As an individual enters early sobriety, many healing processes begin to take place throughout the body. Chief among these is the recovery of a normal, well-balanced diet—a replenishment of nutrients that are often absent from a typical regimen in active addiction.
Each time we eat or drink, we have an opportunity to nourish our bodies. The choices that we make, over time, have a great effect on our overall health and wellness. In recovery from addiction, the body experiences a wide range of physical, mental, and emotional effects, allowing for nutrition to suffer as it becomes lost in the shuffle.
Creating a healthy foundation of nutrition gives us the capability to create a new relationship with our bodies. Developing a connection between food and the lasting impact that diet has upon the body is an integral part of this foundation.
As the body withdraws from substance use, many physical symptoms emerge. Recovery can affect metabolism, organ function, and mental cognition, among other crucial processes, and the body can require significant periods of time to normalize its daily functions.
Early recovery is often associated with feelings of fatigue. To combat this fatigue, it is important to choose energy-boosting foods that will facilitate healing in the body. Eating habits formed in active addiction can continue to affect health in sobriety; creating new eating habits that will pair with your new lifestyle will lead to increased levels of energy and improved overall health.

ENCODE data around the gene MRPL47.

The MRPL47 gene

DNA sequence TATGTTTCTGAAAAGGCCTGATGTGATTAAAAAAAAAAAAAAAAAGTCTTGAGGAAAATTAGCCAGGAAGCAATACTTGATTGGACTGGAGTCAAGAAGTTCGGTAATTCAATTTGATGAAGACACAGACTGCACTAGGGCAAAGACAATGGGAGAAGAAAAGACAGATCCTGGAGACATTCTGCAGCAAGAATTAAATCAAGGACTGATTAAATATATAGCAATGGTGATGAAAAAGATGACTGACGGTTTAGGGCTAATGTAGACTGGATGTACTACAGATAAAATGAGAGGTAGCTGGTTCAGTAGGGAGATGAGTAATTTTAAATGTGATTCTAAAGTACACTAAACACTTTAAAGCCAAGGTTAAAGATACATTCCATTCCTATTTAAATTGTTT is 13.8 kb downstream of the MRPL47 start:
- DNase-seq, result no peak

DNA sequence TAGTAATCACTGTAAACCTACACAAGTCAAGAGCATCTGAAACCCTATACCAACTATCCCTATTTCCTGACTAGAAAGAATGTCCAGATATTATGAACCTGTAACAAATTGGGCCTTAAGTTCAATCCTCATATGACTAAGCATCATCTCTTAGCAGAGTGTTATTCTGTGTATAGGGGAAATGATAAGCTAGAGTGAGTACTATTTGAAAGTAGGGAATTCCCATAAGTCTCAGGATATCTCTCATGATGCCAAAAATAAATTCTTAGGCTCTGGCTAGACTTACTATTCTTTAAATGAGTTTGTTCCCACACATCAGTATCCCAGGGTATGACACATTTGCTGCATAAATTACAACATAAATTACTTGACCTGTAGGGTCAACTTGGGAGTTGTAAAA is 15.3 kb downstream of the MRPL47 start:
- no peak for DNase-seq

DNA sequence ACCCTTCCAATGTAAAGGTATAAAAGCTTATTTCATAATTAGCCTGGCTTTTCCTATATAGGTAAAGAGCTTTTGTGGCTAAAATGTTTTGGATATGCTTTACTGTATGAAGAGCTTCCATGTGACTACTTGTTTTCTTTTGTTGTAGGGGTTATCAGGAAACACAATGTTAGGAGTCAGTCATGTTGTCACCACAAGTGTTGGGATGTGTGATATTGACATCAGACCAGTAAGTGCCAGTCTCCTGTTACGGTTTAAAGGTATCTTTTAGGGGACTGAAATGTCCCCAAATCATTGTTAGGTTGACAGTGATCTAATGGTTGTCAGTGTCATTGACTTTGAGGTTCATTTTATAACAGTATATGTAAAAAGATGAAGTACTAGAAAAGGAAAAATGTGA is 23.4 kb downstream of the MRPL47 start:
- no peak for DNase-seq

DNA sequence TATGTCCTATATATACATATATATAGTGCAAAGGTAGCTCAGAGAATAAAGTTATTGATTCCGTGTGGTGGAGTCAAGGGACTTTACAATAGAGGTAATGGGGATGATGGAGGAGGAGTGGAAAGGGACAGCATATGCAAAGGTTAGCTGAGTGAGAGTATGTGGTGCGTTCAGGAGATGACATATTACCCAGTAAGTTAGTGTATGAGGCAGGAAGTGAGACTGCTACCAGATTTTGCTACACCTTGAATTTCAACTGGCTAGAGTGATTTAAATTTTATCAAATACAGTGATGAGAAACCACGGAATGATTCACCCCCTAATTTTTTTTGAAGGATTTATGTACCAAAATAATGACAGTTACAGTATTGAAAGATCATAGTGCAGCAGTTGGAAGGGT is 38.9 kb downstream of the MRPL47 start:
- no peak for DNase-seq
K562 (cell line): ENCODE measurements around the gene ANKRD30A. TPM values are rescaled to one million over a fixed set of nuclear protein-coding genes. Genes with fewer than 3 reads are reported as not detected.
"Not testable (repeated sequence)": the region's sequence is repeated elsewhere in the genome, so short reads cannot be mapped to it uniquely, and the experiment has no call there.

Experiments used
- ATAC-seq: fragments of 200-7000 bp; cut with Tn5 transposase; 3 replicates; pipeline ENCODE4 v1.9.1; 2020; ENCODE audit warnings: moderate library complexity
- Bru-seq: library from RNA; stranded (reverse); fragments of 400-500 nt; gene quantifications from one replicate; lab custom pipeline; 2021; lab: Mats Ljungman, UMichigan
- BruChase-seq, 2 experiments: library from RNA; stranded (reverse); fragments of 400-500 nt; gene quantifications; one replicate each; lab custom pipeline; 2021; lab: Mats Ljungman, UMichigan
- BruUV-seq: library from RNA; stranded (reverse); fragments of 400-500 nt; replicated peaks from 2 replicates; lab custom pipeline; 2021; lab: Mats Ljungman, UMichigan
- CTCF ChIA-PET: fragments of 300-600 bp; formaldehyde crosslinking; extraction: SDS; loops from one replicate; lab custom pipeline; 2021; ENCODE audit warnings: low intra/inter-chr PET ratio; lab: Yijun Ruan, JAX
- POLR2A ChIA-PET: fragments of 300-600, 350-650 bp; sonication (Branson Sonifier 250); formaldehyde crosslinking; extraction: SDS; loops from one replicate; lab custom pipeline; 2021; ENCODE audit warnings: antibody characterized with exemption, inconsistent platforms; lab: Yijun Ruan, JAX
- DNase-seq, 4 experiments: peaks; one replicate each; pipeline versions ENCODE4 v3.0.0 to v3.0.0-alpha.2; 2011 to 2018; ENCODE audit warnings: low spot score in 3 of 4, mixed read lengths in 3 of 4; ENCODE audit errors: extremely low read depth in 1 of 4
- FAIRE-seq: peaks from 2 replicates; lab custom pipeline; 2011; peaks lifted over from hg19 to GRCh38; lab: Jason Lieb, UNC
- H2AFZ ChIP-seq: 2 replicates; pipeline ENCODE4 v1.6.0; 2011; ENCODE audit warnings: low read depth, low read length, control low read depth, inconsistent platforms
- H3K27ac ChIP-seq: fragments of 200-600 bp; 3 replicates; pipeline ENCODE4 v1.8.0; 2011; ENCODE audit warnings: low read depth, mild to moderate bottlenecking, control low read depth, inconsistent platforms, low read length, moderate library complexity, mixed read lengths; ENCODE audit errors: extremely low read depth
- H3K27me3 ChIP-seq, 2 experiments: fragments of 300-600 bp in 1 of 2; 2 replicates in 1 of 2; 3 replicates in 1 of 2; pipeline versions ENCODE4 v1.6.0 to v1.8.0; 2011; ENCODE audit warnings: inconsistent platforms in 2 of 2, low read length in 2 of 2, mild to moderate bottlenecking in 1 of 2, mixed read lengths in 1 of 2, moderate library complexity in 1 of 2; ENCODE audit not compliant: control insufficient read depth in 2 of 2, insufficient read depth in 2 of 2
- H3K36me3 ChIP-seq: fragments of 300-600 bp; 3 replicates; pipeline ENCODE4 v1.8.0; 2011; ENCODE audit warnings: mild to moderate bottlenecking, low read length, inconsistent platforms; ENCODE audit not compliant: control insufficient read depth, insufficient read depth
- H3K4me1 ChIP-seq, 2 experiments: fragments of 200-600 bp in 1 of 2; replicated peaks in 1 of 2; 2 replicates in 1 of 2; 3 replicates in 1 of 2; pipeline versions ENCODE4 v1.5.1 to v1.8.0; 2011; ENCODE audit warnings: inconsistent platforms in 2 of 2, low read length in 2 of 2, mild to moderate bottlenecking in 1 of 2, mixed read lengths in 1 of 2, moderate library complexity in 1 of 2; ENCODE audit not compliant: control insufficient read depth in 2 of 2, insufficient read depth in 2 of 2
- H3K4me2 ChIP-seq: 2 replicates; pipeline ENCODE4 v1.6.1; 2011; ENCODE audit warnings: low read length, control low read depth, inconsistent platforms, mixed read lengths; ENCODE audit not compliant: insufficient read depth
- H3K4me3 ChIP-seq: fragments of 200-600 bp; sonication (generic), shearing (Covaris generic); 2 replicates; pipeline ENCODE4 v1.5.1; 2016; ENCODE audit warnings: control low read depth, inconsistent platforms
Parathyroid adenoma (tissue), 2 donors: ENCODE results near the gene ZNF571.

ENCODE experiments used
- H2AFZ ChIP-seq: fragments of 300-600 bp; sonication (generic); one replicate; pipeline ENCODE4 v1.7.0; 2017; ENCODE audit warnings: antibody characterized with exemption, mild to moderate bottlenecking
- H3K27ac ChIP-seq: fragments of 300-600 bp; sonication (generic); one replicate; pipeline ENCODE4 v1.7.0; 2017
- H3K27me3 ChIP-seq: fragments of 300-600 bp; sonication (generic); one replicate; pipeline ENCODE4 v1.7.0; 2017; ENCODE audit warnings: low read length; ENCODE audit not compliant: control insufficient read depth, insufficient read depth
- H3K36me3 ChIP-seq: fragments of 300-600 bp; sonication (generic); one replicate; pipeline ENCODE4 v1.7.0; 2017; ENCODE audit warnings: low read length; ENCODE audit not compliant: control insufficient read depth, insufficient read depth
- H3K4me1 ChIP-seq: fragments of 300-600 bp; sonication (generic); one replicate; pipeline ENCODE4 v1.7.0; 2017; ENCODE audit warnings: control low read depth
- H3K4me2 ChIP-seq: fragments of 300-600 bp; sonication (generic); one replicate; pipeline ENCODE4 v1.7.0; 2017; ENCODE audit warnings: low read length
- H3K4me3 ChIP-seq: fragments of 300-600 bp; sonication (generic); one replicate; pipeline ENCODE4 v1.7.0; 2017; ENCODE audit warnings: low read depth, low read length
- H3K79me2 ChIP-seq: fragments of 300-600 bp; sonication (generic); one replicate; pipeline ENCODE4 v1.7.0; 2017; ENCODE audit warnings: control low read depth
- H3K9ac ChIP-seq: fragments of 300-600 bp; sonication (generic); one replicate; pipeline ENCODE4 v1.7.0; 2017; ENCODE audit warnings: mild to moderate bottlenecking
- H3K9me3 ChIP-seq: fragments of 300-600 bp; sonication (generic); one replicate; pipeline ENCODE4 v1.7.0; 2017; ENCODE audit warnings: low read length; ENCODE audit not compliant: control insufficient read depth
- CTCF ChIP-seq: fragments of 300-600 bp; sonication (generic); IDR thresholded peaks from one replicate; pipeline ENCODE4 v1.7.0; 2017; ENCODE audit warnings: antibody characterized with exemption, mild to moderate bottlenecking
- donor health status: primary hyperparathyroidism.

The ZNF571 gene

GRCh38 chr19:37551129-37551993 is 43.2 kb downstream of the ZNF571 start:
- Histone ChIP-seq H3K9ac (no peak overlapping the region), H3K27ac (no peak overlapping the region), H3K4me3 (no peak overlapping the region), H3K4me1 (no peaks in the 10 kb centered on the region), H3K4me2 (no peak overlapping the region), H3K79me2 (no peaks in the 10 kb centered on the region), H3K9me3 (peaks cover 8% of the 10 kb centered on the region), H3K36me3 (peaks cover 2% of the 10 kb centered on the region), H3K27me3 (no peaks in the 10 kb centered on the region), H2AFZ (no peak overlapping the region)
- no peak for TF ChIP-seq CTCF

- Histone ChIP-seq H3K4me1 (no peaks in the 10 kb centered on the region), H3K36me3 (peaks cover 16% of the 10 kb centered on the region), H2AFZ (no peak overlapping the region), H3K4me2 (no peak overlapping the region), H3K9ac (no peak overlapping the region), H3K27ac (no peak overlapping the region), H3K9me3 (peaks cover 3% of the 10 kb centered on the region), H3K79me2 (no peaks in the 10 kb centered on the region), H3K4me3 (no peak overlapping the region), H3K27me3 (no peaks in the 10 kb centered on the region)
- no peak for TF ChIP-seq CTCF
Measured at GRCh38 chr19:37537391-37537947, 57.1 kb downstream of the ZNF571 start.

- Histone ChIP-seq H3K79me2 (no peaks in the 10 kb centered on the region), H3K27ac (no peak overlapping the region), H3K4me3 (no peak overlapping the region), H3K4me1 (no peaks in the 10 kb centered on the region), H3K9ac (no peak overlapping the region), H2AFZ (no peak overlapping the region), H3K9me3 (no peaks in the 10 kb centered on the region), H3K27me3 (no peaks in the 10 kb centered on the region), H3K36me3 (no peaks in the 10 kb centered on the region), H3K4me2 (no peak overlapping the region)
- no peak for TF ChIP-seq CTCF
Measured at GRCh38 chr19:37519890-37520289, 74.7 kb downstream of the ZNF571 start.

Nutritional Tips for Early Sobriety
Addiction causes damage to the body’s physical being; as an individual enters recovery, the body withdraws from substances, and then begins a new phase. The detox that occurs during withdrawal leaves the body and mind in a poor state of communication. Nourishing the body during this crucial period of transition forms a pathway to healing.
The body recovers only if we are nourishing it appropriately. We must be drinking enough water, getting enough sleep, and eating enough nutrient-rich foods. The early stages of sobriety set the stage for long-term recovery, and nutrition plays an important role in lasting success.
Recovery presents an opportunity for spiritual and emotional growth. Though before any inner growth can occur, we must first give our bodies the nutrients they need and deserve.
Healthy habits begin with us. Taking that first step to incorporate a new healthy ritual into our diets is all it takes—as we make choices that are kinder to our bodies, we are in turn being kinder to ourselves, and the people we are becoming in recovery.
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